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Small Business Marketing: 7 Simple, Effective Ways to Differentiate Your Brand


It’s the little things you do that set your business apart from your competitors. Of course, it’s important to provide a quality product and excellent service to even have a chance at being successful.

But what about those breakout moments where your business and brand can really shine? Ted Raymond, principal of Pixa Creative, a local marketing and branding agency, shared his tips to use your company brand to create a memorable customer experience and improve employee engagement at our ShopTalk for small businesses.

Give Customers LOTS of Reasons to Feel Good About You

Ted challenged business owners to think about the different points of interaction businesses have with customers:

  • When they walk into your store, restaurant, or lobby
  • When you answer the phone
  • When you send an invoice or out-of-office message

Then ask yourself, “How can we make this simple interaction memorable and different from our competitors?”

Ted offers these examples other companies are using to differentiate themselves:

Most Polite Fast Food Chain. Chick-Fil-A is becoming known as the most polite fast-food chain in the industry, using simple strategies like teaching employees to say “my pleasure” instead of “you’re welcome”, putting flowers on tables, and clearing customers’ trash.

Make it FUN to be On Hold. UberConference’s on-hold music is an unexpected fun surprise. Written and recorded by the CEO, the song laments the woes of a caller left on hold for too long, unsure if their conference call will ever begin. It tells a story of time lost, dreams put on hold, and the uncertainty of young lovers undertaking business tasks, putting a smile on the caller’s face. While most of us can’t write and record a song, you can choose on-hold music or messages that promote your brand.

Wine While You Wait? What can be better than sipping on a glass of wine or other beverage while you wait to check in? Zaza Hotel eases the pain of waiting by serving up a tasty beverage. The hotel valet also delivers your car with a bottle of water inside. Simple yet oh-so pleasing.

OOO Prose. Make your out-of-office message fun reading that expresses your personality and makes an impression on your customer. It eases the pain of you being unavailable while setting yourself apart from other out-of-office messages.

Parting Gifts to Impress. Even some of the most unpleasant circumstances can have a positive ending. Take for example a hospital stay. One local hospital gives surgery patients a handwritten note signed by everyone in the operating room as they leave the hospital thanking the patients for putting their trust in them.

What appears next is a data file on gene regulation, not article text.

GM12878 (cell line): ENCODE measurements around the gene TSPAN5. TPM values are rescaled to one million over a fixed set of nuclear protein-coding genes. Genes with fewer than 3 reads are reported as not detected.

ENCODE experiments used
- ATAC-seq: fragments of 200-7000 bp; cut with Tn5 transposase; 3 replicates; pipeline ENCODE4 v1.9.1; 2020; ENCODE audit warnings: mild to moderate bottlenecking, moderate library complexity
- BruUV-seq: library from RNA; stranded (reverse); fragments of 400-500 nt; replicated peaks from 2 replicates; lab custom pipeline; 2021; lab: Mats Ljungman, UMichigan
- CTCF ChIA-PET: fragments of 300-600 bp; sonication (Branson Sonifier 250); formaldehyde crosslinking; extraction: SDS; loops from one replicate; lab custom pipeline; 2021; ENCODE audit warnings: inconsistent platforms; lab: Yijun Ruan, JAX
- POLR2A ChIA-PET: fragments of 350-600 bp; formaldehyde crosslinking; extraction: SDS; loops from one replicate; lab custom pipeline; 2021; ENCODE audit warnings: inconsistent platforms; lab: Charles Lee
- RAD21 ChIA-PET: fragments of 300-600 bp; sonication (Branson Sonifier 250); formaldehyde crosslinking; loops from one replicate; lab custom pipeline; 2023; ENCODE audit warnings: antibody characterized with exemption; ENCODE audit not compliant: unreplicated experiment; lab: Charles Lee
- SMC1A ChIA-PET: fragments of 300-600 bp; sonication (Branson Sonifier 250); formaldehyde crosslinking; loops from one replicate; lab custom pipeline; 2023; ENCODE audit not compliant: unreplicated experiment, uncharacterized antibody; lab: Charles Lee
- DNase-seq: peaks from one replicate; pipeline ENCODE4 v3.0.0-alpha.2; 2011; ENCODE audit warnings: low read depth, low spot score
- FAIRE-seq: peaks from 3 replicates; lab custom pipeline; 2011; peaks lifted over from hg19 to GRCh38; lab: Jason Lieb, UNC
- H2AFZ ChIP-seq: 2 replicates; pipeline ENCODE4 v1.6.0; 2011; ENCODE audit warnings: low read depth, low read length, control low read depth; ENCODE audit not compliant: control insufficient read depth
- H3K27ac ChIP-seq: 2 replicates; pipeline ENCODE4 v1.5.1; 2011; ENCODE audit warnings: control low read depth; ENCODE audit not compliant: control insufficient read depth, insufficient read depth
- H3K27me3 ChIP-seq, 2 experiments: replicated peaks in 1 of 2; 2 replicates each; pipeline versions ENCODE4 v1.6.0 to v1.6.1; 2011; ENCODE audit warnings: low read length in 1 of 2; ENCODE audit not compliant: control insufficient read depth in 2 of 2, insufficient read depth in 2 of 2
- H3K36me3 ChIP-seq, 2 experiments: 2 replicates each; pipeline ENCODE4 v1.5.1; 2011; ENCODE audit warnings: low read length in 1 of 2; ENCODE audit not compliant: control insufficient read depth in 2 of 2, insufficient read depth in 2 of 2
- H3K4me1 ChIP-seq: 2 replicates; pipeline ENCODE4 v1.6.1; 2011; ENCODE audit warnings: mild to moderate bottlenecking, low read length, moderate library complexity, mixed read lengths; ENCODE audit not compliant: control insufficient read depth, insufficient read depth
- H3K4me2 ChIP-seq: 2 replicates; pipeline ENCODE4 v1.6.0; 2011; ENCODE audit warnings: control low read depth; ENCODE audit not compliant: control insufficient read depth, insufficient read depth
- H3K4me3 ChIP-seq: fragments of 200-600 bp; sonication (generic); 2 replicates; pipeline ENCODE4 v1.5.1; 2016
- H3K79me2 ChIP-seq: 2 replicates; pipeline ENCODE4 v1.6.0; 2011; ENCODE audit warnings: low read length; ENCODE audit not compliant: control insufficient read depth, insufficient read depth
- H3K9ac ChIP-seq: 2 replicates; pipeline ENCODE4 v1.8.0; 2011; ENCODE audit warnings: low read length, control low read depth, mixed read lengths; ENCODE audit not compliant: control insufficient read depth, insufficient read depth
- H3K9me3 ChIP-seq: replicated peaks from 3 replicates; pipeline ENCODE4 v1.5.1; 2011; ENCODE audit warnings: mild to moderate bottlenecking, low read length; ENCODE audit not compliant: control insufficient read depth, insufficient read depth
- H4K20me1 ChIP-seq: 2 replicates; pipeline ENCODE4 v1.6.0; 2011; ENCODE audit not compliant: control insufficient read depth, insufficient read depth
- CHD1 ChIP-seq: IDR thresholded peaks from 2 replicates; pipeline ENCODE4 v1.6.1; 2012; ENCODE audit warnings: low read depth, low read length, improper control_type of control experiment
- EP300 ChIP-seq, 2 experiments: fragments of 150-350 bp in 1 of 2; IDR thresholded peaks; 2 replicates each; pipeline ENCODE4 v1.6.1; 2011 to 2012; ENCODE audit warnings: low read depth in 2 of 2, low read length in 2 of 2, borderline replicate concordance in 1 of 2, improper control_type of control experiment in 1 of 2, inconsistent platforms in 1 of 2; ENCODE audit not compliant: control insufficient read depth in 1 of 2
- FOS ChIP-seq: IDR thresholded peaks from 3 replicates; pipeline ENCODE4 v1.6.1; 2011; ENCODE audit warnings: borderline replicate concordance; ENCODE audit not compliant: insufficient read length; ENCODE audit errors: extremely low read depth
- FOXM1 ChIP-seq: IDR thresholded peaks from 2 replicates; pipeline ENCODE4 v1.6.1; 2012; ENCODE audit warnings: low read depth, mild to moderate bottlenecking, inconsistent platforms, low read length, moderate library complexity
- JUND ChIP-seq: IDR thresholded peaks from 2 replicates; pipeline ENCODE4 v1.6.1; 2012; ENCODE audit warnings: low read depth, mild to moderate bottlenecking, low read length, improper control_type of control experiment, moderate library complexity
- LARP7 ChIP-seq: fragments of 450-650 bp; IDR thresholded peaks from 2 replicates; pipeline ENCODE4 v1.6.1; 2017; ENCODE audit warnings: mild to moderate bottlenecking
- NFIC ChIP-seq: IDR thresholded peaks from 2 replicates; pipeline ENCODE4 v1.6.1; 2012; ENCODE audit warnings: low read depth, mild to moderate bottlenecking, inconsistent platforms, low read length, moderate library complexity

Packaging with Punch. If your company is in the e-commerce or distribution biz, there’s an enormous opportunity to make an impact with creative packaging that promotes your brand. Ted points to a couple of examples including Stitch Fix and Glasses USA. Stitch Fix, a personal shopping apparel company, includes a personalized card for the customer explaining why the shopper chose that particular outfit. Glasses USA’s down-to-earth communication keeps Ted going back for more.

Take the Pain out of Billing. Even the dreaded invoice can be an opportunity to differentiate your brand. Say thank you. If you are giving your customer a discount, show it. Ask for feedback. Add a personal note. Use any opportunity to make a personal connection with your customers

VERY IMPORTANT: Make Your Team Part of Your Brand

Ted emphasized the importance of inducting your employees into your brand from the get-go, starting with your job postings. Do they talk about your company’s values? Does the voice of your posting convey your company culture? If not, they should to attract the right candidates and get them acclimated to your brand.

“Be intentional about your culture,” says Ted. “Reinforce what you want your culture to be, what you want your clients to feel. Engage your team in those efforts and let them run with ideas on how to demonstrate that culture both internally and externally.”

At Pixa Creative, new employees are sent a welcome packet within days of accepting a job offer. The welcome kit contains several items to make the employee feel part of the team right away, while reinforcing the company’s culture:

  • Business cards
  • Employee handbook, which is created in a fun entertaining way
  • BINGO card with “Ted-isms”
  • Bag of popcorn, an important part of the Pixa culture

For more great marketing and branding ideas, contact Ted directly: